Letters to the Editor, Dec. 13 - 15

View from the Springs is getting better

EDITOR: A neatly penned piece of public relations claptrap about his hotel from Index-Tribune owner Darius Anderson caught my eye (“Hotel Project Benefited from Community Dialogue,” Dec. 6). He hit all the right notes about “listening to the community” and his undying respect for the loyal opposition. It’s the kind of stuff that gives BS a bad name and it only took him two columns to get it said. It’s great to own the press.

I won’t refight the fight of development Trumps (yes, capital T) quality of living, we know which lost. OK, now’s the good part.

All those who voted for a 62-room luxury hotel in the heart of downtown Sonoma, the crossroads of West Napa Street and First Street West, will get to sit in its traffic, and sit you will, into, out of, and across town. Keep that in mind over the many years while the hotel is under construction and then in operation. Those minutes ticking away are your lifetime, but never mind. It’ll give you time to text or find another distraction. And while you’re at it you can thank Mr. Anderson for improving Sonoma for its tourists.

The view from the Springs is getting better.

Will Shonbrun

Boyes Springs

Editor’s note: Thanks for writing Will. I feel I should qualify a remark in your letter about “it’s great to own the press.” While owning the Index-Tribune would certainly be a feather in anyone’s the cap, Darius Anderson submitted his piece as a letter to the editor and we ran it as such, just as we would with any other member of the community – just as we are with your letter. – J.W.

One wrong step…

EDITOR: I am horrified over what just happened and taking to the local paper to voice my concern. As I drove my daughter home from school, heading east on Spain Street, I saw a teenage boy waiting to cross at the Fourth Street West crosswalk. He had a skateboard tucked under his arm, clearly intending to cross on foot. I slowed, stopped and raised my hand to acknowledge that I saw him. A few cars heading west did not stop, so he continued to wait. However, when it was clear, he still didn’t cross. I watched him, confused why he didn’t go, when suddenly two cars flew past me on the right! Around my stopped vehicle, through the intersection, through the crosswalk, and continued without even slowing down! I did not have my left hand turn signal on ... I was stopped for a child to lawfully cross the road after school. If that teen hadn’t been paying attention, he would have been hit at a high rate of speed, like the gentleman struck recently in the crosswalk on Broadway. If he had stepped off the curb, today might have ended in a terrible tragedy.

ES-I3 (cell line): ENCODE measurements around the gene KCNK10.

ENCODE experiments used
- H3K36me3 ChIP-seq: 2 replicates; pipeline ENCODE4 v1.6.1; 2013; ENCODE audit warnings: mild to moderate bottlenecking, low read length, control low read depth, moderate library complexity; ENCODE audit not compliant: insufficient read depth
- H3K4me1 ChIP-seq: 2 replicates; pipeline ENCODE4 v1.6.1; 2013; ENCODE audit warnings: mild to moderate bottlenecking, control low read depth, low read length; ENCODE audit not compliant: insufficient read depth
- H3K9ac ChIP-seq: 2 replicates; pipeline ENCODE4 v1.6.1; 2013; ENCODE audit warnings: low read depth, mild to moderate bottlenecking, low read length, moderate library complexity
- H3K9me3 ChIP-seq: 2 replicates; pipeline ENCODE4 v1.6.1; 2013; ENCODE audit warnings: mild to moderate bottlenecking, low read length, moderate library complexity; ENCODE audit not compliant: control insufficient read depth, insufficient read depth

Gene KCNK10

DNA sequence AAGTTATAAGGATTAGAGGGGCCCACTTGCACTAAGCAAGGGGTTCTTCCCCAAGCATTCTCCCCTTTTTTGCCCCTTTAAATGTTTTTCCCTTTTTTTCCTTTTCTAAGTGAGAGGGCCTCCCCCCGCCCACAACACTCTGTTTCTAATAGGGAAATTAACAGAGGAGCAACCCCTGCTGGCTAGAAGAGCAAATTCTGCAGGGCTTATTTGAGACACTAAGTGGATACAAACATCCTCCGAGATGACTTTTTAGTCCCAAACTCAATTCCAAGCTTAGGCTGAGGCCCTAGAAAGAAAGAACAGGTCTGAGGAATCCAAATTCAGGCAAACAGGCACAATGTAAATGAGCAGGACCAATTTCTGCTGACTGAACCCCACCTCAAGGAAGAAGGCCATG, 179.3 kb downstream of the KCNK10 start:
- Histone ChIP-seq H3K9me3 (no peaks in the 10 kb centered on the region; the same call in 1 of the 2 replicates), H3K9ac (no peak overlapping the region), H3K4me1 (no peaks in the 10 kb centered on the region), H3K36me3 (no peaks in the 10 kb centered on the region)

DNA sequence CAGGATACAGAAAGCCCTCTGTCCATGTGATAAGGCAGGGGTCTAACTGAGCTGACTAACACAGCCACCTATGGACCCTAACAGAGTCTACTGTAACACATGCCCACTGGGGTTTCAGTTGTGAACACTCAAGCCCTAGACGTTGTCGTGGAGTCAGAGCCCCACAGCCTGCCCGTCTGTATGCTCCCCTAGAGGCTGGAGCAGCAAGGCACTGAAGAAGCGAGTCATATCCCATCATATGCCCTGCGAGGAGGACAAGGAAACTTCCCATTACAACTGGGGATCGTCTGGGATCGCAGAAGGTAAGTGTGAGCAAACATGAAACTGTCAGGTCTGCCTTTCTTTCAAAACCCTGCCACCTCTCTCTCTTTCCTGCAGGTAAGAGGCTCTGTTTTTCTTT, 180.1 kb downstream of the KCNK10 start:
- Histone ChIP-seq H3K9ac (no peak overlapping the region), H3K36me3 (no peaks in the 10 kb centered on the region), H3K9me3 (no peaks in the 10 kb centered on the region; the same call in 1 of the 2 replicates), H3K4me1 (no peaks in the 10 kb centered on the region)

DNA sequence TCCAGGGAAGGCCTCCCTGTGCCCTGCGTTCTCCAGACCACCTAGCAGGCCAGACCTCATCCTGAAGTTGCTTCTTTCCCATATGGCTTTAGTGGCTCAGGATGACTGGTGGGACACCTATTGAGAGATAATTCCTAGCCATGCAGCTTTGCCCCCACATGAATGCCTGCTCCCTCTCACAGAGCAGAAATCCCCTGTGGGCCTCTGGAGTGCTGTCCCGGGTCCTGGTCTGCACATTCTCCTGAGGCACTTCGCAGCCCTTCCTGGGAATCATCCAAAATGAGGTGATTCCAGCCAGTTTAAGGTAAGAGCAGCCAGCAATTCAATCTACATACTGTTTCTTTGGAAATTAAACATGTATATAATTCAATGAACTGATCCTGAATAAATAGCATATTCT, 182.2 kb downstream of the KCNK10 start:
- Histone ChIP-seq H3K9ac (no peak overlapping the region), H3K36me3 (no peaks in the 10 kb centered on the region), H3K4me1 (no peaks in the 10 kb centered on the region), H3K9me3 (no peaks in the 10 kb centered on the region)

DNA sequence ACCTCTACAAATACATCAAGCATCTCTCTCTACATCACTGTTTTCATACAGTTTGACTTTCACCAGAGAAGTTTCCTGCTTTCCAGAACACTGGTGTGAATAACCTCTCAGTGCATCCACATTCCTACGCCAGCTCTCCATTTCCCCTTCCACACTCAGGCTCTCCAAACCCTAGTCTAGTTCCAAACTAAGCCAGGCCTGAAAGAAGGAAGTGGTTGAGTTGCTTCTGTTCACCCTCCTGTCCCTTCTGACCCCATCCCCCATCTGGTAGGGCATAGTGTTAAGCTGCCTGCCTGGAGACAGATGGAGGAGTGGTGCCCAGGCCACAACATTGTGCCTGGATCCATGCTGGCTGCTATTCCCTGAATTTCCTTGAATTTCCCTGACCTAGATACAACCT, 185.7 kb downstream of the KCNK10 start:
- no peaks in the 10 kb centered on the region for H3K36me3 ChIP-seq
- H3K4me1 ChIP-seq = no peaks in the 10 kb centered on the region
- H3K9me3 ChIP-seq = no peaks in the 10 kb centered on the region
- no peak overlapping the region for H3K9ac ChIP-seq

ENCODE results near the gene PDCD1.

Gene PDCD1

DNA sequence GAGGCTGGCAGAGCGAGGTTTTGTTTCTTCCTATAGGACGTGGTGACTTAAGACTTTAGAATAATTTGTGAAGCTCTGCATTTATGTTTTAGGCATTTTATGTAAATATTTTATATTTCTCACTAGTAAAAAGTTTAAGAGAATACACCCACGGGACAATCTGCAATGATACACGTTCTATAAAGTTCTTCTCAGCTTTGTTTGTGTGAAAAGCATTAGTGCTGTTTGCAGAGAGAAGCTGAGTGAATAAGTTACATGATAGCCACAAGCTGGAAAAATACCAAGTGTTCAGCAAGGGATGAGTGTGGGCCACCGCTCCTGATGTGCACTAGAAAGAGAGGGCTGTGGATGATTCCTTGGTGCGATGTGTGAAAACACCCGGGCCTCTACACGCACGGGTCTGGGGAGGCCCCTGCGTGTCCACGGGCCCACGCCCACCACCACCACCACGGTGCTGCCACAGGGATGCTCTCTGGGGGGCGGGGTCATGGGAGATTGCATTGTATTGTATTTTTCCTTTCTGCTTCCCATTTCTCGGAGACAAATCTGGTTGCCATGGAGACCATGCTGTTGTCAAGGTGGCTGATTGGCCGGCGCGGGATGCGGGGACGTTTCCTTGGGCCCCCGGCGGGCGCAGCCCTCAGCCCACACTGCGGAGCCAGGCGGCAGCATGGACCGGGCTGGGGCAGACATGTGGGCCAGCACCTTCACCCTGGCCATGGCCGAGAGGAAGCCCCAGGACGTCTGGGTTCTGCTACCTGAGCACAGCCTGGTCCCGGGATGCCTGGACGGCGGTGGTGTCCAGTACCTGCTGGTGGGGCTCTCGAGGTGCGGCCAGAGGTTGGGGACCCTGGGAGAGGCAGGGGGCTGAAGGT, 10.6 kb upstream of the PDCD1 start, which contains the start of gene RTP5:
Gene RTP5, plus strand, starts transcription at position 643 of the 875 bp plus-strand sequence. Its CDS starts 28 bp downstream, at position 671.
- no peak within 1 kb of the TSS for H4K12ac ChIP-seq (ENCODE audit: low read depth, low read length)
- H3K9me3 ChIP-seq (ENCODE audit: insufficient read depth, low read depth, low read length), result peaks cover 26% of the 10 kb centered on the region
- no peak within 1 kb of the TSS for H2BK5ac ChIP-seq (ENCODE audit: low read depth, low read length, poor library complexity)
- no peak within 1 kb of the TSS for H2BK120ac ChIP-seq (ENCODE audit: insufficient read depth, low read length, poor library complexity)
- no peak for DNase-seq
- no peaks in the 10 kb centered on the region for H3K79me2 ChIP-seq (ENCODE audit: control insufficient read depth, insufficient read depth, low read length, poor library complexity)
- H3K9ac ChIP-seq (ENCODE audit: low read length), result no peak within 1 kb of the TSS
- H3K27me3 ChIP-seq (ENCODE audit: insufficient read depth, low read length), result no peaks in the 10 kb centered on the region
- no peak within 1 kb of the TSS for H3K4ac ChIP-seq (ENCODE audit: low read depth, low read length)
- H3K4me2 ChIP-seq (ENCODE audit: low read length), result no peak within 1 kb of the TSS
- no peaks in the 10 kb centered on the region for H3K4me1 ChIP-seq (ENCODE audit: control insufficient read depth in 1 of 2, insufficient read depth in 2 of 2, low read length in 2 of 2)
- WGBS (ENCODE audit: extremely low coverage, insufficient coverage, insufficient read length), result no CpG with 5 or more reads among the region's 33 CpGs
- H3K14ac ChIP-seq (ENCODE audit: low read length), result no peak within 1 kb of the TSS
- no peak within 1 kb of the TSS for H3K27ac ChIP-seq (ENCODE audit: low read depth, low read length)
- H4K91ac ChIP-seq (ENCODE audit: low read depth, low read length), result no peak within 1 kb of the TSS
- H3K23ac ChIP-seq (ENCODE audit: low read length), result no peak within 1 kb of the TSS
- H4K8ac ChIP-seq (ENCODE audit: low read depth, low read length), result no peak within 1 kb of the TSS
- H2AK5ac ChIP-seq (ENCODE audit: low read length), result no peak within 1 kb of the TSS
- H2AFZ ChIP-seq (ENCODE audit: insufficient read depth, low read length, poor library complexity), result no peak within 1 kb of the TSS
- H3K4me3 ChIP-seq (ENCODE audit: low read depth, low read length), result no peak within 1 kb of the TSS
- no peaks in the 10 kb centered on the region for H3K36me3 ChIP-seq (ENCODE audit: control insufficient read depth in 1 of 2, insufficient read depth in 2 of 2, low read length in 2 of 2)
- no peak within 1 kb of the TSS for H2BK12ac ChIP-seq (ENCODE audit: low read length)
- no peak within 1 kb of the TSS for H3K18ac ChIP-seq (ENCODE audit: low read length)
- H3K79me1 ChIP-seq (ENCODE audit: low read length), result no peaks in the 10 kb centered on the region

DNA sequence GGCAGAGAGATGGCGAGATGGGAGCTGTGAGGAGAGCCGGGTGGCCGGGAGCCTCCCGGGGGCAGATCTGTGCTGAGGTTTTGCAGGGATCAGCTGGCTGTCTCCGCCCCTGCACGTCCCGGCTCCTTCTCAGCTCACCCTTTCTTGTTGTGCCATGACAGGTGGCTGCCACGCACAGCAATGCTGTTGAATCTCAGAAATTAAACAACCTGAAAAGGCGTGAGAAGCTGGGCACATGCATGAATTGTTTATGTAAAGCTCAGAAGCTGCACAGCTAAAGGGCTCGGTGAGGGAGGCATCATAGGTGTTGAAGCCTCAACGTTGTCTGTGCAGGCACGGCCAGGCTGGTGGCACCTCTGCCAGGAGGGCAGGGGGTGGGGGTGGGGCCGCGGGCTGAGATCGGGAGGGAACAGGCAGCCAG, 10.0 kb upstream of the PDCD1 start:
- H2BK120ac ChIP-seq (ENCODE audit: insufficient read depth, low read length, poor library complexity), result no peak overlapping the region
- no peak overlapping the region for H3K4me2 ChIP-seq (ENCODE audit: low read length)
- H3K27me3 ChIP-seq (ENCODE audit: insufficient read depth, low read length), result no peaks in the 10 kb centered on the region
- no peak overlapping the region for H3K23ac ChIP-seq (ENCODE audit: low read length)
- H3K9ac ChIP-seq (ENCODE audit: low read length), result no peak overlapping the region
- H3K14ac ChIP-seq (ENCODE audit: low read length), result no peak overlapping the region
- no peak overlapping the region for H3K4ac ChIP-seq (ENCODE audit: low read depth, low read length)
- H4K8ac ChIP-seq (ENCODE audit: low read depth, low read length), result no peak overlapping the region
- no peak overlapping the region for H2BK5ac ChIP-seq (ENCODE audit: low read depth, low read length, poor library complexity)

Fellow drivers: I implore you to drive more cautiously and to always watch for pedestrians. And kudos to that teenager for paying close attention. He has obviously learned pedestrians can’t trust all drivers to have their best interests in mind.

Amy Smith


City right to bottle liquor license

EDITOR: I am a Sonoma Valley parent of two teenagers and the founder and director of a local nonprofit, RISK-Sonoma (Resources, Information, Support and Knowledge).

With the high number of emergency room visits for blood-alcohol-related incidents involving teens at Sonoma Valley Hospital, and our local police and parents rallying together to say no to the Easy Stop’s hard liquor license application, we support the Sonoma City Council denying the appeal at its Dec. 12 meeting.

A number of parents in the community, along with the police and educators, are working on ways to deter our youth from obtaining hard liquor. Not only do we not need another establishment selling hard liquor, but the location is just way too accessible to the high school students.

The owners of the market need to educate themselves about the dynamics of our community and how this appeal they made is just so counterproductive to the health and welfare of our teens.

Leslie Nicholson, director